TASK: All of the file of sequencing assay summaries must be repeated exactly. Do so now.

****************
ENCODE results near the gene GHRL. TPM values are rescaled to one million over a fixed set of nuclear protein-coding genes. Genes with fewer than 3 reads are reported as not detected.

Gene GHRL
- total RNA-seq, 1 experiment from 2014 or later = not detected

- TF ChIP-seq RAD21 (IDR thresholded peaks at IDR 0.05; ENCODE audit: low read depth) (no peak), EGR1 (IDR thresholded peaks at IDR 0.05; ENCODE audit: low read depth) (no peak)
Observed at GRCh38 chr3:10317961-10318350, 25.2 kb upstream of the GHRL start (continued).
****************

ENCODE results near the gene GHRL. TPM values are rescaled to one million over a fixed set of nuclear protein-coding genes. Genes with fewer than 3 reads are reported as not detected.

Gene GHRL
- total RNA-seq, 1 experiment from 2014 or later = not detected

- TF ChIP-seq RAD21 (IDR thresholded peaks at IDR 0.05; ENCODE audit: low read depth) (no peak), EGR1 (IDR thresholded peaks at IDR 0.05; ENCODE audit: low read depth) (no peak)
Observed at GRCh38 chr3:10317961-10318350, 25.2 kb upstream of the GHRL start (continued).